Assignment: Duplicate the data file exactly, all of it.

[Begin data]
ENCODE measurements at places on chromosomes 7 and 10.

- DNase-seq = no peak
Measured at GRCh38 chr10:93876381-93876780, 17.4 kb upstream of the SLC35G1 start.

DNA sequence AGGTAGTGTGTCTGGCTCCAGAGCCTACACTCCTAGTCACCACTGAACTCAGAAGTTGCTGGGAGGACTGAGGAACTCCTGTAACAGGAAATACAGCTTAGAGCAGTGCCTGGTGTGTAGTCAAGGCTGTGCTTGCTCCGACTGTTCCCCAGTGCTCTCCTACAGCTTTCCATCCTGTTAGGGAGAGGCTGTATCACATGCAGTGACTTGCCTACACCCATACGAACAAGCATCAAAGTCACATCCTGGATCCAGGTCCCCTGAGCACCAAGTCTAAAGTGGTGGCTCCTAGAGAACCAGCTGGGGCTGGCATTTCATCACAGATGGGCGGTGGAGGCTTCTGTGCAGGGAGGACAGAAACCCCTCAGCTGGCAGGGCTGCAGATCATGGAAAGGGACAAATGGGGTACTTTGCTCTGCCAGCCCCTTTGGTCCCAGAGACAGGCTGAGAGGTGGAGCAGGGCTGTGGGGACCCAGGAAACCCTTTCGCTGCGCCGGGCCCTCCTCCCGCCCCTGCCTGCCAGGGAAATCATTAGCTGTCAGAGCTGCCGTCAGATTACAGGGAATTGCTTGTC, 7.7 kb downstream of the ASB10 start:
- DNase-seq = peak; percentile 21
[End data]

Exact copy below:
ENCODE measurements at places on chromosomes 7 and 10.

- DNase-seq = no peak
Measured at GRCh38 chr10:93876381-93876780, 17.4 kb upstream of the SLC35G1 start.

DNA sequence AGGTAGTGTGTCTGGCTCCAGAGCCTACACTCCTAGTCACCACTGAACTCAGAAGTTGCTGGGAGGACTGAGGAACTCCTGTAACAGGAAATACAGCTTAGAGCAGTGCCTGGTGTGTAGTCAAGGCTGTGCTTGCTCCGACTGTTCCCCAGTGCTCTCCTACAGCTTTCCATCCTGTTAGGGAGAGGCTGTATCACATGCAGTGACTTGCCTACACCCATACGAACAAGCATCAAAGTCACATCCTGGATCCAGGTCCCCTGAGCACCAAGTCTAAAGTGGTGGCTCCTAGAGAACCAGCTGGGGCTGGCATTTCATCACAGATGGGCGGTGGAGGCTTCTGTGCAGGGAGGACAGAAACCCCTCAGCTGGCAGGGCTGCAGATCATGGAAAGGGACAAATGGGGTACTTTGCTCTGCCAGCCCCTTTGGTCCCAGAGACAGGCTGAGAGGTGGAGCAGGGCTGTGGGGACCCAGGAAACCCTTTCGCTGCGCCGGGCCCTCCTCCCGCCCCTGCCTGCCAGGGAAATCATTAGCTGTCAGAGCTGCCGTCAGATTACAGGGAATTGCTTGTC, 7.7 kb downstream of the ASB10 start:
- DNase-seq = peak; percentile 21